The ideas around human motives and competition can be linked to the Parable of the Redwoods. Redwood trees are one of the largest species in the world and in forests of redwood trees, each tree is competing against the other to reach the heights to get the sunlight and grow. Thus the redwood, as a species, is locked in an evolutionary arms race, or in this case a height race, with itself. It grows tall because other redwoods are growing tall – if it didn’t throw its’ energy into growing upwards it would wither and die in the shadows of its rivals. A similar analogy can be drawn to humans and how we compete with each other.

Social status can be split up into dominance and prestige. Dominance refers to being able to intimate other people, prestige comes from being impressive as a human specimen. Dominance is the result of competition and it seems on the surface as if prestige is less competitive. However, this couldn't be further from the truth - competition for 'prestige' is a game we are all engaged in within our own arenas of interest.

A big part of happiness and self-esteem comes from seeing yourself as having prestige in the game that you are playing. Ali talks about how he actively tried to diversify his identity to compete in other prestige ‘markets’ after he left school and could no longer identify along the lines of being the best in the class. This led to starting a business and trying to develop multiple streams of passive income.

In relation to envy and prestige, we tend to only feel envious of those who are in the same league as us. We only compare ourselves to those around us and so we only feel envy towards them. These people are invariably are peers or people we associate with which can be damaging socially if we are not reflective on this envious feeling. No-one is looking at Warren Buffet earning £20,000 more per year and getting the same level of envy as they would if one of their peers suddenly got a £20,000 pay rise.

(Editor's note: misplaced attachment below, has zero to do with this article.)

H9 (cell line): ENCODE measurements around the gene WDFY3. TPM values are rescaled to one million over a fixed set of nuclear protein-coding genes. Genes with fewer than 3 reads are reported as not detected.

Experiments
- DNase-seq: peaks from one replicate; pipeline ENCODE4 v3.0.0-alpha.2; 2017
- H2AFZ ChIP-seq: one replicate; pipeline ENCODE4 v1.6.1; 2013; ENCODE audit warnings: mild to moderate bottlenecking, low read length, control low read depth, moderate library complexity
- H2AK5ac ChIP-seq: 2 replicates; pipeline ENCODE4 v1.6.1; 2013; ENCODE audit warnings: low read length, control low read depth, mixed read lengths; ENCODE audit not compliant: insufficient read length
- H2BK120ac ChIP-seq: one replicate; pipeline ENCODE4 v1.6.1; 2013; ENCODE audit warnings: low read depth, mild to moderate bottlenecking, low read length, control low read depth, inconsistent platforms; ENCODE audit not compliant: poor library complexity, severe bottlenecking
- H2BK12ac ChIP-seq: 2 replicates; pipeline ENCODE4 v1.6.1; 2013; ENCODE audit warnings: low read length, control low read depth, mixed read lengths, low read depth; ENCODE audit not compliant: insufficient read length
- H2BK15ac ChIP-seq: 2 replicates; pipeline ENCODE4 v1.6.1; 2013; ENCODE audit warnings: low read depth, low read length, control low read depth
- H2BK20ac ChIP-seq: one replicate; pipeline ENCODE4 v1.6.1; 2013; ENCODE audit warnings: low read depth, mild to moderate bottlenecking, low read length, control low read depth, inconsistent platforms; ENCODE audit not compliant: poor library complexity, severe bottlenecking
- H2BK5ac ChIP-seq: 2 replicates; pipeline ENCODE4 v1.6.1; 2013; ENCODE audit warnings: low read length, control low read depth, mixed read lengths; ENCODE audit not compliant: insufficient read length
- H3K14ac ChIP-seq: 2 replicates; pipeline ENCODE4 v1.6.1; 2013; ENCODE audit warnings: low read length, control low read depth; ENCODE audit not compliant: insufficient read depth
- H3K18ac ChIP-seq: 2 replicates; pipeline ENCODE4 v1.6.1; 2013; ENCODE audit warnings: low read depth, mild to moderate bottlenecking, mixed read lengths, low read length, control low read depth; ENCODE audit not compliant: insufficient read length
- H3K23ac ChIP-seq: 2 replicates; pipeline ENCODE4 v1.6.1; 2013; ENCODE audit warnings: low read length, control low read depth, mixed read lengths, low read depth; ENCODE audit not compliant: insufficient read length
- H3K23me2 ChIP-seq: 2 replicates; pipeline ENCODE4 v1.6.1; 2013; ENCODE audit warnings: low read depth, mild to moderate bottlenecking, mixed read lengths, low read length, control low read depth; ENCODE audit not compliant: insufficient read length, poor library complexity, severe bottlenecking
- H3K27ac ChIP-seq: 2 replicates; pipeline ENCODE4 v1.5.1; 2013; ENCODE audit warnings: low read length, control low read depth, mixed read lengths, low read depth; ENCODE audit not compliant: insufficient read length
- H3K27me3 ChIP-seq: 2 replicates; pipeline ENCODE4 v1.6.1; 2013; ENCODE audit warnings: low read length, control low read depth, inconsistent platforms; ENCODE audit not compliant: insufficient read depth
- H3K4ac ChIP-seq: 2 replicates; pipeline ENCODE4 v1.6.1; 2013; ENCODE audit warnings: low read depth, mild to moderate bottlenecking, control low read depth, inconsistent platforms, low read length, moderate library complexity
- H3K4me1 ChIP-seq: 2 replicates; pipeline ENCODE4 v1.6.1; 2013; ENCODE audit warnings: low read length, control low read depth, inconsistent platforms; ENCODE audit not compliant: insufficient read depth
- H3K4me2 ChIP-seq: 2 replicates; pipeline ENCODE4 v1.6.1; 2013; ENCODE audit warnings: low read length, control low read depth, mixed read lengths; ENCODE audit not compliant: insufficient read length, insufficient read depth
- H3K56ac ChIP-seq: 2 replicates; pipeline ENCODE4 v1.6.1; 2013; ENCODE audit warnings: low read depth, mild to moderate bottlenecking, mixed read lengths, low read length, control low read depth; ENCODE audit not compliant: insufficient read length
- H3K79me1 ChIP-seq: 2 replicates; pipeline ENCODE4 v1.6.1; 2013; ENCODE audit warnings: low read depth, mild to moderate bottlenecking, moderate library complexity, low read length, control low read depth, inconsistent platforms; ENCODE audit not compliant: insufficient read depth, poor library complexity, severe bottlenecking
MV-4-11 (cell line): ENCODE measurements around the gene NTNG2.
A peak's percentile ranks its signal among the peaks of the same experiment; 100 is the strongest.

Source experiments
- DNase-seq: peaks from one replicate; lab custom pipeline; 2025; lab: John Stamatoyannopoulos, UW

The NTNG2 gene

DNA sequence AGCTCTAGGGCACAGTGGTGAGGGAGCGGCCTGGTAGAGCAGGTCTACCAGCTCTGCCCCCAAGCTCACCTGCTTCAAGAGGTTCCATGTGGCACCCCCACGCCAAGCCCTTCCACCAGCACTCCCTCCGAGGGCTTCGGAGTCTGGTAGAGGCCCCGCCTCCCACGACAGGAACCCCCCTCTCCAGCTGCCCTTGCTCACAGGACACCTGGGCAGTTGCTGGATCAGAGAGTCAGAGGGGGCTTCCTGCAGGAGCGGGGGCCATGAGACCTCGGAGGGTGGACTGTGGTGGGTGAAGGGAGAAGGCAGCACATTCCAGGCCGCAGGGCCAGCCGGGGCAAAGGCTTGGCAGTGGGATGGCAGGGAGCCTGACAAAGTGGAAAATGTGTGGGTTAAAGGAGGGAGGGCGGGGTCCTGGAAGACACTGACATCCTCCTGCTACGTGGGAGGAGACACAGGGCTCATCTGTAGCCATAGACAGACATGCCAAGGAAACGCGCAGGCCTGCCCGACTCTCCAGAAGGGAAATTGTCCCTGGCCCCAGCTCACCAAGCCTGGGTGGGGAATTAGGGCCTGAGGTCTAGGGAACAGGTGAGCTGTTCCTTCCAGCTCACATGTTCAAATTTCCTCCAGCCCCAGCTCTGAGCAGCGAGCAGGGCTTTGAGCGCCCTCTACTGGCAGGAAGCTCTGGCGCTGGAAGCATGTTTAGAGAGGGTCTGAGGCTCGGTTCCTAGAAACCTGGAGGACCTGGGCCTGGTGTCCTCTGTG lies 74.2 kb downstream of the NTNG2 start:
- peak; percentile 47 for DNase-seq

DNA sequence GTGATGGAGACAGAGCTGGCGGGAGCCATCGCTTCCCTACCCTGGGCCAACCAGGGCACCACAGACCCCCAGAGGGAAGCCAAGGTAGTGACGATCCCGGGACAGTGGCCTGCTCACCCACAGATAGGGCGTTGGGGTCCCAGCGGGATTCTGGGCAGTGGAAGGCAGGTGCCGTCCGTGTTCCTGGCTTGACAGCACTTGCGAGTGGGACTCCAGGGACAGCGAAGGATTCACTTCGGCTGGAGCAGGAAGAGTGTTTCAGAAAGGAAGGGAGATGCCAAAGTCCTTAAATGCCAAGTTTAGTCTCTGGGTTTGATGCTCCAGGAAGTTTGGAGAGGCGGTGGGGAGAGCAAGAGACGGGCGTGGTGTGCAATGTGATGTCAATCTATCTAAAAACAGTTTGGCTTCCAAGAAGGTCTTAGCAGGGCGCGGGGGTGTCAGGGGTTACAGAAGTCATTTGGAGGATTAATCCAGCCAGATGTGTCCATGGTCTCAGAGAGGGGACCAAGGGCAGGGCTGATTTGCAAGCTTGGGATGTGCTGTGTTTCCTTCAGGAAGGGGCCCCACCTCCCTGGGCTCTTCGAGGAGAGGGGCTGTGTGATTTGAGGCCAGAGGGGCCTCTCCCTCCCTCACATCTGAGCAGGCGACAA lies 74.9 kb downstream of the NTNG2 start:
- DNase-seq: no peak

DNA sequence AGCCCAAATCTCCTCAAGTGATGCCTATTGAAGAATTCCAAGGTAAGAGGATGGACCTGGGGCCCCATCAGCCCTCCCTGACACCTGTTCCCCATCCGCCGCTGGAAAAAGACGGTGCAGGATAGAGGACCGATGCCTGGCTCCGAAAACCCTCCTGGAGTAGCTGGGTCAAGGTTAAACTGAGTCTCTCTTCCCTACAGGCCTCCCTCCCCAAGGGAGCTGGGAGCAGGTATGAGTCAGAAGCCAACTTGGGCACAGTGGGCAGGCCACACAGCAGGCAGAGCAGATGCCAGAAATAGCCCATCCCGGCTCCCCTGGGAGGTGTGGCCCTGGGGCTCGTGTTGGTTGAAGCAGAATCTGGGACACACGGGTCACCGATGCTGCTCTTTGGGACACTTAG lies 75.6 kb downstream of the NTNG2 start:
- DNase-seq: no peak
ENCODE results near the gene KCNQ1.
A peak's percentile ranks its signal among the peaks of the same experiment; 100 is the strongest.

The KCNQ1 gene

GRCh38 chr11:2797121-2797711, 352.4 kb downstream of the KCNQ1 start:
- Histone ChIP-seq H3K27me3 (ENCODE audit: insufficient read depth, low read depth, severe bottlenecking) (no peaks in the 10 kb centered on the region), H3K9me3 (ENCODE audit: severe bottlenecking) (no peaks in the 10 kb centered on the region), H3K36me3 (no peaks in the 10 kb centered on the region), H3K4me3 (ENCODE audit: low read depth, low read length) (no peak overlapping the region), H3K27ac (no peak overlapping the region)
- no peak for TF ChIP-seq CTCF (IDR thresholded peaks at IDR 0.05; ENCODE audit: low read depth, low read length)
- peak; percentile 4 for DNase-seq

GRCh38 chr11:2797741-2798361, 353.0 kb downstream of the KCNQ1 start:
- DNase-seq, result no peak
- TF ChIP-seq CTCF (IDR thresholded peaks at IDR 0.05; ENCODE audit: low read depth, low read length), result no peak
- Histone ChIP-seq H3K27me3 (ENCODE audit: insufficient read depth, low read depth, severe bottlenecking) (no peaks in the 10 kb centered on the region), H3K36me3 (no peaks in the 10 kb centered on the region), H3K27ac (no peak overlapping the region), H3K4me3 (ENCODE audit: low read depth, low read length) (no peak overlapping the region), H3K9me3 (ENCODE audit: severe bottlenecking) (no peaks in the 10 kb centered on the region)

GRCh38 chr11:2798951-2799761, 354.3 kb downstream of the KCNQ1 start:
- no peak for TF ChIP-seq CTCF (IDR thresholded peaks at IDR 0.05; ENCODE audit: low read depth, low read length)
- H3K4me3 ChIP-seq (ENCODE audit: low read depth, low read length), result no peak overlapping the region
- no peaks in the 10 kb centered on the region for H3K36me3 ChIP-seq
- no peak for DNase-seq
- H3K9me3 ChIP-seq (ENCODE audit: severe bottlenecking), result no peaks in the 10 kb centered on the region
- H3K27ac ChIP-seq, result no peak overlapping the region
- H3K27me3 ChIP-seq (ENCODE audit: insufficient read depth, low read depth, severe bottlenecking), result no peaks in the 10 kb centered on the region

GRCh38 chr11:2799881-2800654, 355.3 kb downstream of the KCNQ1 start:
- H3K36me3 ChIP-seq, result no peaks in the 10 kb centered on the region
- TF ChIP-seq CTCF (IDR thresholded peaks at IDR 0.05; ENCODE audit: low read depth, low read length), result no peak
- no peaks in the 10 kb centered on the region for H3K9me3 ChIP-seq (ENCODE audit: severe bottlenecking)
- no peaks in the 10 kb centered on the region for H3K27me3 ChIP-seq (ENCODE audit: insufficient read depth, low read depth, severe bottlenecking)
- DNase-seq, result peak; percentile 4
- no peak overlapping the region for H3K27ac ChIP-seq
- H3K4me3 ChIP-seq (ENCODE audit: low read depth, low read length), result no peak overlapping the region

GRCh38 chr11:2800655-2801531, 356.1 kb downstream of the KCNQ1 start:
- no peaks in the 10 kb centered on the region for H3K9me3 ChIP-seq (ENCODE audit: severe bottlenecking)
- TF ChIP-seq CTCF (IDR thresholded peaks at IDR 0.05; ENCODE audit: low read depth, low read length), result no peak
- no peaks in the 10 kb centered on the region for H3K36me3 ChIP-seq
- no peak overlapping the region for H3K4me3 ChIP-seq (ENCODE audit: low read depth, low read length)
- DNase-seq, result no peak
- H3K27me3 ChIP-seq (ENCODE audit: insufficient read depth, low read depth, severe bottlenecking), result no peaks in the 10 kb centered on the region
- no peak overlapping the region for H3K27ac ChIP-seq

Before meeting a life partner, people tend to engage more in social status seeking activities. But, that said, the human desire to compete for social status amongst our peers means that there will always be some level of social status ‘gaming’ going on – before and after meeting a ‘mate’.


Links:
1. The Elephant in the Brain — the book we discuss
2. The British Podcast Awards — please go on this link and vote for us, it takes 30 seconds!


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What is this?

Not Overthinking is a podcast about happiness, creativity, and the human condition. We talk about things to help us think, do, and be better. Things like social interaction, lifestyle design, mental models...things that are hard to examine, but important to explore. And hopefully, things that make for a fun and interesting chat every week.

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Who are we?

Ali is a junior doctor and YouTuber working in Cambridge, UK. He makes videos about medicine, technology, productivity and lifestyle design. His links: YouTube, Blog, Newsletter, Instagram

Taimur is a data scientist and writer, working on his own startup Causal. He writes on his blog and as a columnist for Medium. His links: Blog, Twitter, Medium, Instagram

Podcast

Ali Abdaal

Junior doctor, YouTuber, web designer, aspiring musician. Trying out this blogging thing.